Soil Care in Autumn: What to Bear in Mind

Soil Care in Autumn: What to Bear in Mind

The garden is slowly preparing for hibernation. The kitchen garden has been largely cleared, the fruit trees are going dormant and no longer need nutrients. Nevertheless, it makes sense to apply slow-acting fertilisers now – as a stockpile for the coming year. Read here what else you need to know about soil care in autumn.

Soil care in autumn: Slow-release fertiliser for the garden

In addition to compost, manure and lime can be applied in autumn and winter. But be careful: never apply both at the same time. Lime promotes the rapid decomposition of dung or manure. This means that nutrients are already lost in autumn and winter.

Do not apply lime on spec, but determine the soil pH beforehand. This can easily be done with a test kit from the garden centre. If the pH value is too low, liming will help. Phosphate lasts about two years in the soil and can also be applied in autumn.

The heavier the soil, the better it holds the nutrients. On clay soil, potassium also remains in the root zone of the crop for two years, on sand rather only for one year.

Soil care in autumn: compost

Two-year-old, well-rotted compost can be used anywhere in the garden in autumn. In addition to fertilising nutritive humus, it contains valuable permanent humus that improves the soil in the long term. It makes heavy soils light and crumbly, while light soils retain nutrients and water much longer.

Compost works slowly and over a longer period of time. That is why it is best applied in the vegetable garden between November and March as a basic fertiliser. Spread it on the unplanted beds. Do not undermine, because most of the roots will later be found in the top 20 centimetres of the topsoil.

If you want to grow strong crops such as head cabbage or pumpkins on the beds, give about five litres per square metre, otherwise three litres are quite sufficient. Compost from the current year that is only a few months old can also be used now, but: It will be largely decomposed on the bed within one growing season. During this decomposition, its nutrients are released. It therefore acts primarily as a fertiliser. Still coarse, unrotted components are sieved off and returned to the compost, where they decompose further. They are also suitable for mulching.

Turning compost

Compost from the previous year is now turned so that the upper layers go to the bottom and the outer layers go to the inside. In this way, an even and well-rotted humus is created in slatted composters and windrows until the coming autumn.

In closed composters made of plastic (thermal composters) there is no turning. Here, the finished compost is taken out of the flap provided at the bottom. New plant waste is continuously added to the top. This relatively young humus has above all a fertilising effect and is particularly suitable for soil care in autumn.

Only spread manure at the end of winter

What is often used as a swear word is actually a technical term: manure, or more precisely stable manure, contains straw or other remains of the bedding used in addition to the excrement of cattle, horses or other farm animals.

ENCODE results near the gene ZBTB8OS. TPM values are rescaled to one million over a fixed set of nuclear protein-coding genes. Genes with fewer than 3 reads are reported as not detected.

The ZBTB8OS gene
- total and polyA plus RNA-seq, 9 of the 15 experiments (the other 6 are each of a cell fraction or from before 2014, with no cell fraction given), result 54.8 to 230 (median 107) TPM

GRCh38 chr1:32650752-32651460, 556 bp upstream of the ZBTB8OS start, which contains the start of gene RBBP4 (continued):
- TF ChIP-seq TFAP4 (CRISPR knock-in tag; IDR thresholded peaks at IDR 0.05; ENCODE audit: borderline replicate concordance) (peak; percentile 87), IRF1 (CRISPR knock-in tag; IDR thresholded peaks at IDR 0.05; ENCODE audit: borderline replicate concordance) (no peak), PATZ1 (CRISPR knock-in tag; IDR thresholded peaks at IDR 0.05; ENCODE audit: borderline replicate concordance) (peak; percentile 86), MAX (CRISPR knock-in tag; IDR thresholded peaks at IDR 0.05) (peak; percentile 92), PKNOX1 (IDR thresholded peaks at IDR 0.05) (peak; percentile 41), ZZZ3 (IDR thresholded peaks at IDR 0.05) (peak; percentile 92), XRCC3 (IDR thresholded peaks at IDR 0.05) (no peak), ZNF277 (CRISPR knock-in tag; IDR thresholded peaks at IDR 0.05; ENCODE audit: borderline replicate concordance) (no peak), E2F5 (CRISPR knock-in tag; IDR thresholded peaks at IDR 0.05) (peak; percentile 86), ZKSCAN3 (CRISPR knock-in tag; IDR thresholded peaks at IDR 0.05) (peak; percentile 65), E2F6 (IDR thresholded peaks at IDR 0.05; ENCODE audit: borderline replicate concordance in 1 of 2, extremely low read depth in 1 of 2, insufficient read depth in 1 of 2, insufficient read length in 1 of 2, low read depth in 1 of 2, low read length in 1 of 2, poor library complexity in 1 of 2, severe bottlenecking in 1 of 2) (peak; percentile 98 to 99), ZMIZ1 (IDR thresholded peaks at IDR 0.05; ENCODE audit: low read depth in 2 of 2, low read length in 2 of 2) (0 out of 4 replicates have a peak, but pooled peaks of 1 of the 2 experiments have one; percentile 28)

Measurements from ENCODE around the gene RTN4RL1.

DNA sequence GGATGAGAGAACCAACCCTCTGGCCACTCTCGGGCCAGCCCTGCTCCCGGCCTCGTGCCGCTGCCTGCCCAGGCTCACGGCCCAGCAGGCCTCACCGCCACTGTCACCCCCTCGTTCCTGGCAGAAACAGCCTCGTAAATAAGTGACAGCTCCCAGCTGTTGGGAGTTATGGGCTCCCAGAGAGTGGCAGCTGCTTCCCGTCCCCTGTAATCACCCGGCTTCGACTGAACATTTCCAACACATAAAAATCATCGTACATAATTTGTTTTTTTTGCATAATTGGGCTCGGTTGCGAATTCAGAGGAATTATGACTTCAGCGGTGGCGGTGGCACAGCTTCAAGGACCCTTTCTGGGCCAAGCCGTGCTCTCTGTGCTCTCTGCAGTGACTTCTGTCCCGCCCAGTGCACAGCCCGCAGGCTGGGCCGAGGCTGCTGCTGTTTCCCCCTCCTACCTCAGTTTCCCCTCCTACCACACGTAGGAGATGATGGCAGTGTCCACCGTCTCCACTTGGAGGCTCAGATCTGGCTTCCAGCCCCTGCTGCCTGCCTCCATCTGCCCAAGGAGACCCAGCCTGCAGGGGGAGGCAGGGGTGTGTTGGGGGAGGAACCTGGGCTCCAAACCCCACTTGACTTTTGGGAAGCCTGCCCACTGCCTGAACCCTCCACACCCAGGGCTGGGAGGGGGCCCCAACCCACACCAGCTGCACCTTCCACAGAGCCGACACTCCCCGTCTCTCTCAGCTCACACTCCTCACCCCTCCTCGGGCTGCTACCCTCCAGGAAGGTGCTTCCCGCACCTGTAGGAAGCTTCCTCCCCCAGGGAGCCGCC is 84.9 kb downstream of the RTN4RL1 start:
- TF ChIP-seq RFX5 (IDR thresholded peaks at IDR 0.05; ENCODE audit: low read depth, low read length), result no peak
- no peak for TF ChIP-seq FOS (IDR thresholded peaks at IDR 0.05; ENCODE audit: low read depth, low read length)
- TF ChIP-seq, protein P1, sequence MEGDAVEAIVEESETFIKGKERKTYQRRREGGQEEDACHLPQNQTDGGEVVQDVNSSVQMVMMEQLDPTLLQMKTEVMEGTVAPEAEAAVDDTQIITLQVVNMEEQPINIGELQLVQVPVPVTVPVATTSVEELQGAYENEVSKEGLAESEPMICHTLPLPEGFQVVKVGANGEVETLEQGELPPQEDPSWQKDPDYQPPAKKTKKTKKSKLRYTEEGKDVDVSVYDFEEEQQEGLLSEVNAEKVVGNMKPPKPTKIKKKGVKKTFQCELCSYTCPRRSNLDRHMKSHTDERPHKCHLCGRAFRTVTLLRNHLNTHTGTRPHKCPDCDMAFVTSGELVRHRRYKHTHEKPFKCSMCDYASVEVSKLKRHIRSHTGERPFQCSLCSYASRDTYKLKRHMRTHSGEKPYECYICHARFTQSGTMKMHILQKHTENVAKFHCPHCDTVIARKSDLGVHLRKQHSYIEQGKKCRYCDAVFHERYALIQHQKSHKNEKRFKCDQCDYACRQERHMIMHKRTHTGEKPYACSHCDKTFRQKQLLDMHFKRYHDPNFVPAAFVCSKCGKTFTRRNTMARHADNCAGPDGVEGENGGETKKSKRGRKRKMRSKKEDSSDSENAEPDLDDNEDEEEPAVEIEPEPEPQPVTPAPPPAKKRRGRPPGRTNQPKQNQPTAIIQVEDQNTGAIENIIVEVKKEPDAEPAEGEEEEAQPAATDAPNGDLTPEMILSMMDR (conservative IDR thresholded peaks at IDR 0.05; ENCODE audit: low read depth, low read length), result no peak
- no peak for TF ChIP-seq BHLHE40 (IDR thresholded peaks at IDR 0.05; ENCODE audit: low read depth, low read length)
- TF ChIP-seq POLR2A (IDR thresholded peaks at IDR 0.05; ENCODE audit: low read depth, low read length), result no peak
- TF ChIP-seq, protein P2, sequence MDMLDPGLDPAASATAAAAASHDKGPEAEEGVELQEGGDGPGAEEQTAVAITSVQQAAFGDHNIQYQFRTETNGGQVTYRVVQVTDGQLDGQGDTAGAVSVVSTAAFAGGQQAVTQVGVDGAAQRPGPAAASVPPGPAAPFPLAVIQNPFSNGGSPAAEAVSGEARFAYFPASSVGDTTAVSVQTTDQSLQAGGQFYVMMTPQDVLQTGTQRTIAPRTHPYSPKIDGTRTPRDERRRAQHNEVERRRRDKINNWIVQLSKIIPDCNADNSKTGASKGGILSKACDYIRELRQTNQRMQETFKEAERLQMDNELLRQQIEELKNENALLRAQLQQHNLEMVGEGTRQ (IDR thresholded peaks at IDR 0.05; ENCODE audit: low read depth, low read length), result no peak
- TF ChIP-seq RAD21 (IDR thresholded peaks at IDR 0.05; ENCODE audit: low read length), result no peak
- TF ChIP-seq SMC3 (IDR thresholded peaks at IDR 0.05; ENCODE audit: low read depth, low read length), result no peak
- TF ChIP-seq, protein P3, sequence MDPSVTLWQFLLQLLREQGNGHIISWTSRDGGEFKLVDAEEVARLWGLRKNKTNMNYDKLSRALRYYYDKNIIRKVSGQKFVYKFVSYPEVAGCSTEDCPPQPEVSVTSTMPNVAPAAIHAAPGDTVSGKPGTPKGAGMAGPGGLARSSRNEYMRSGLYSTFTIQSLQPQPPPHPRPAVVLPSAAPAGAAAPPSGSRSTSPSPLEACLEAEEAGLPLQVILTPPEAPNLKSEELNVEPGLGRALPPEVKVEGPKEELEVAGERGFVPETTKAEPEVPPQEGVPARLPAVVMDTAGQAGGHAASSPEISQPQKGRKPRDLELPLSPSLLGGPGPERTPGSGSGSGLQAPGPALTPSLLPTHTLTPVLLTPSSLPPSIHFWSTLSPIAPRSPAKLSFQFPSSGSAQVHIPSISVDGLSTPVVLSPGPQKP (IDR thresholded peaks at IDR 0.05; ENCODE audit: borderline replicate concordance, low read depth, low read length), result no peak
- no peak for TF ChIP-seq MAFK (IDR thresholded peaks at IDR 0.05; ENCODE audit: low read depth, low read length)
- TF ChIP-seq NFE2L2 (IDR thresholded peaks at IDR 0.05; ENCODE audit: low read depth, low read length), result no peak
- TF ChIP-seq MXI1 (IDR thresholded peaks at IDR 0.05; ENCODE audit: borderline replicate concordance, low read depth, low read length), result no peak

Manure, on the other hand, gave the fertiliser its name and contains only animal excrement. Both can be used fresh, but it is best to use it only at the end of winter on cold soil. By spring, it is then less acrid and does not burn the young roots. Better still, manure or dung is first composted for one to two years. This turns it into valuable compost.

Autumn fertilisation with dung or manure is not recommended. During the autumn months there is increased leaching of nutrients, which is why fertilisation is not efficient. More importantly, large amounts of nitrogen are released into the groundwater and harm the environment.

Soil care in autumn: green manuring

Autumn is the ideal time to give exhausted garden soil a cure. Green manuring loosens the soil through the targeted cultivation of certain plants, promotes microorganisms and supplies important nutrients. In this way, beds can recover between two heavily consuming vegetable crops, for example.

If the garden soil is very depleted, it makes sense to leave the green manure plants for a whole year. If you want to speed things up, you can sow fast-growing plants in autumn that will still grow plenty of leaf mass until winter (e.g. yellow mustard, yellow lupins or phacelia). Water the planting well and also water on dry days. In late autumn, mow the bed and work it into the soil or mulch it. Then wait at least three weeks until the next plants come into the bed, because the green manure must have decomposed sufficiently.

Digging up was yesterday

Digging up is part of soil care in autumn? This cannot be said without exception. Because even if you want to do something good for your beds, deep digging up messes things up. Soil consists of different layers, which differ in their composition and are also colonised by different soil organisms. In a healthy soil there are not only a few earthworms, but also fungi, bacteria, arachnids, nematodes and protozoa – billions of small organisms live in just one litre of soil.

And they are responsible for the decomposition of organic material, making nutrients available to the garden plants. Normally, these creatures are exactly where they belong. If, however, intensive digging brings the lower layer to the top and vice versa, these little helpers become irritated. Only very compacted and heavy clay soils really need to be dug up.

What you can do instead: Use a digging fork to ensure good aeration of the soil. This does not shift anything, but it does loosen the soil. In addition, every garden soil is happy to have a protective cover in winter. For example, a layer of mulch can be spread over shrubs that have been pulled in. This protects against drying out and insulates against the cold.